9 Full house sign : SRO

Standing room only (SRO)

12 Co-Nobelist with Rabin and Peres : ARAFAT

Yasser (also “Yasir”) Arafat was born in Cairo in 1929, the son of two Palestinians and the second-youngest of seven children. Arafat was beaten by his father as a child and so did not have a good relationship with him. Arafat did not attend his father’s funeral, nor did he visit his grave. The beatings were apparently administered because the young Arafat was repeatedly attending religious services in the Jewish quarter of Cairo. Arafat’s explanation was that he wanted to “study the mentality” of the Jewish people.

Yitzhak Rabin was the fifth Prime Minister of Israel, and the first Prime Minister to have been born in the relatively young state of Israel. Rabin was a signatory of the Oslo Accords in 1993, along with PLO Chairman Yasser Arafat, and US President Bill Clinton. Sadly, this led to his death as he was assassinated two years later by a right-wing radical who opposed the Accords.

Shimon Peres was an Israeli statesman who was born in Poland, in a township that is now part of Belarus. Peres served as President of the State of Israel from 2007 to 2014. Born Szymon Perski, Peres was the oldest head of state in the world while he served as president of Israel. While serving as foreign minister, he represented Israel in the secret negotiations that led to the signing of the Oslo Accords in 1993. For that work, Peres was jointly awarded the Nobel Peace Prize with Yitzhak Rabin and Yasser Arafat.

13 Ruling period : REGIME

Quite often, the terms “regime” and “regimen” seem to be used interchangeably. In contemporary usage, “regime” is applied more generally, and “regimen” more specifically. A “regimen” is a systematic approach that one might apply to something, to exercise or diet for example. The term “regime” can also be used in such contexts, but can have additional definitions, such as “government in power”. A form of government cannot be described as a “regimen”.

14 The “I” in “E.I. du Pont” : IRENEE

The full name of the DuPont company is E. I. du Pont de Nemours and Company. This American chemical company was founded as a gunpowder mill in 1802 by one Eleuthere Irenee du Pont. Du Pont was born in Paris, and immigrated to the US with his rather large family in 1800 and settled in Brandywine Creek in Delaware. Back in France, du Pont had been an assistant to the celebrated French chemist Antoine-Laurent Lavoisier (“father of modern chemistry” and the man who discovered and named oxygen).

26 Some saxes : ALTOS

The saxophone was invented by Belgian musician Adolphe Sax, hence the name. Sax developed lip cancer at one point in his life, and one has to wonder if his affliction was related to his saxophone playing (I am sure not!). I had the privilege of visiting Sax’s grave in the Cemetery of Montmartre in Paris a few years ago.

27 Listed in Liverpool? : LEANT

The past tense of the verb “to lean” can be “leaned” or “leant”. The form “leant” is commonly used in British English, whereas “learned” is favored in American English.

29 Cup fraction : OUNCE

There are six teaspoons (tsps.) in an ounce (oz.), and eight ounces (oz.) in a cup.

30 NFL coach Meyer : URBAN

Urban Meyer took over as head coach of the Jacksonville Jaguars NFL team in 2021.

33 Chest muscle, briefly : PEC

“Pecs” is the familiar name for the chest muscle, which is more correctly known as the pectoralis major muscle. “Pectus” is the Latin word for “breast, chest”.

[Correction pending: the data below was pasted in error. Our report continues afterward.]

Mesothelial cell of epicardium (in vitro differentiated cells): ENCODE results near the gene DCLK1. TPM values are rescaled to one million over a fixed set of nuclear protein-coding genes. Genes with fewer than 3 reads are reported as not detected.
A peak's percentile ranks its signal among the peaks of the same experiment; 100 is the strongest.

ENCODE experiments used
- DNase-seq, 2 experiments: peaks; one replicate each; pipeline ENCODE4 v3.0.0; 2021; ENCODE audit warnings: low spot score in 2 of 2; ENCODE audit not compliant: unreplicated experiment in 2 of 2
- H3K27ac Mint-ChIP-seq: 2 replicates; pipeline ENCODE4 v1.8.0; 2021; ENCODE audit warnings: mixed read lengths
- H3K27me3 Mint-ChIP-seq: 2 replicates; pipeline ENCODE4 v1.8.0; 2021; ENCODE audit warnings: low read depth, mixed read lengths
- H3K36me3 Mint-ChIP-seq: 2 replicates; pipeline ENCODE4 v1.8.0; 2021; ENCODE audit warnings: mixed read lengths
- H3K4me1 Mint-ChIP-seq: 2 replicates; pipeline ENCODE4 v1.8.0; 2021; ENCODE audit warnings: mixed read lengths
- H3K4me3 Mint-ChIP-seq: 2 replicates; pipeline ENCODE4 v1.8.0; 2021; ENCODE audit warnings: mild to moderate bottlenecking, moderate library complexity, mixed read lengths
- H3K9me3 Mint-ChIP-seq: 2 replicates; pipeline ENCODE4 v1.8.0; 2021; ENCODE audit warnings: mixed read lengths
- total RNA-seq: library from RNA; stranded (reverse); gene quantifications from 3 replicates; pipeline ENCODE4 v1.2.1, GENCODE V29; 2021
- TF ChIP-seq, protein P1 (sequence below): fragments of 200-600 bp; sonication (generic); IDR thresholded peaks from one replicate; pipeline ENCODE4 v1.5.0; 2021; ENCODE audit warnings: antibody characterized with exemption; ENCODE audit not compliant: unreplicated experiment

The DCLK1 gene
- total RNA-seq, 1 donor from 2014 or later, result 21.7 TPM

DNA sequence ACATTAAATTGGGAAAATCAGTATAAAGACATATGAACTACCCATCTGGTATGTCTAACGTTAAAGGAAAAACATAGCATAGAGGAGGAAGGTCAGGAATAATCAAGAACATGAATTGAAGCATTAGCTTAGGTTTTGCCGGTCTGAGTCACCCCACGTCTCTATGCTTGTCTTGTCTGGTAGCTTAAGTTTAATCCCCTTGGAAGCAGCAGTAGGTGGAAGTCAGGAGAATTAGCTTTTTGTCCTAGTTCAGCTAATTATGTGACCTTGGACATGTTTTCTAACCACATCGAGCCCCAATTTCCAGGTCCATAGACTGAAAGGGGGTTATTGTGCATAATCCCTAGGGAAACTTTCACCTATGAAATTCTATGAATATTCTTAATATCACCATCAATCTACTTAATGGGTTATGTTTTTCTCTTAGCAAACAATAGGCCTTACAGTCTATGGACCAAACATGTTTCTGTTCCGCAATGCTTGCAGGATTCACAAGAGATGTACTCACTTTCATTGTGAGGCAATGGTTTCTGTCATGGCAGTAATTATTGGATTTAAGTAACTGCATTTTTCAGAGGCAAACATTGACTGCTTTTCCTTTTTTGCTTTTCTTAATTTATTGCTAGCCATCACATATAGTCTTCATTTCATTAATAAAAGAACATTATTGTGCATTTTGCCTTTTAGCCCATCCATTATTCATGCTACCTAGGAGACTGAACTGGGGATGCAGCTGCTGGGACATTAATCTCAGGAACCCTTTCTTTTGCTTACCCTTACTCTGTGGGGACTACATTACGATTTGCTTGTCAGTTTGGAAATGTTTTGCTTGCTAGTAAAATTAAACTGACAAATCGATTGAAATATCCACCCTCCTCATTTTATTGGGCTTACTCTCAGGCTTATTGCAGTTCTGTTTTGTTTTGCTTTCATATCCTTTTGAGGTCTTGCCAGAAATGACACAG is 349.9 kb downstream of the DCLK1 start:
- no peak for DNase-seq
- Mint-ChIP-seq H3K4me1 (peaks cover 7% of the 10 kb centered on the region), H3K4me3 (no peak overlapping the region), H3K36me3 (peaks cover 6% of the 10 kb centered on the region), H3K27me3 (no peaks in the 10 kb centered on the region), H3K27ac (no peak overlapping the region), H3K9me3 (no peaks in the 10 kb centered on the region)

34 Phi follower : CHI

The Greek letter chi is the one that looks like our letter X.

35 Vietnamese festival : TET

The full name for the New Year holiday in Vietnam is “Tet Nguyen Dan” meaning “Feast of the First Morning”, with the reference being to the arrival of the season of spring. Tet usually falls on the same day as Chinese New Year.

37 Pasta order : RIGATONI

Rigatoni is a tubular pasta that is relatively short, and with ridges along its length. The name “rigatoni” comes from the Italian “rigato” meaning “ridged, lined”.

38 Modern-day checking suggestion : GOOGLE IT

The Google search engine was originally called “BackRub” would you believe? The name was eventually changed to “Google”, an intentional misspelling of the word “googol”. A googol is a pretty big number, 10 to the power of 100. That would be the digit 1 followed by 100 zeros.

48 Pulitzer-winning “The Goldfinch” novelist Donna : TARTT

Novelist Donna Tartt won a Pulitzer for her 2013 novel “The Goldfinch”. That same novel was adapted into a 2019 film, which sadly bombed at the box office.

51 Yankee whose #2 was retired in 2017 : JETER

Derek Jeter played his entire professional baseball career with the New York Yankees, and was the team’s captain. Jeter is the all-time career leader for the Yankees in hits, games played, stolen bases and at bats. He is also the all-time leader in hits by a shortstop in the whole of professional baseball. Jeter’s performances in the postseason earned him the nicknames “Captain Clutch” and “Mr. November”. Jeter retired from the game in 2014.

53 Fowl area : COOP

The Old English word “cypa”, meaning “basket”, evolved in the 14th century to the word “coop” to describe a small cage for poultry. We still use “coop” today.

55 Cherokee on wheels : JEEP

The Jeep Cherokee is an SUV with some legs. The original SJ series Jeep Cherokee was produced from 1974 until 1983, and derivative models are very much alive today.

57 __ mater : PIA

Pia mater is Latin, and means “tender mother”. It is the name given to the mesh-like envelope that surrounds the brain and spinal cord. The pia mater brings blood to some of the exterior parts of the brain, and provides physical support for larger blood vessels passing over the brain’s surface.

58 Golfs on wheels, briefly : VWS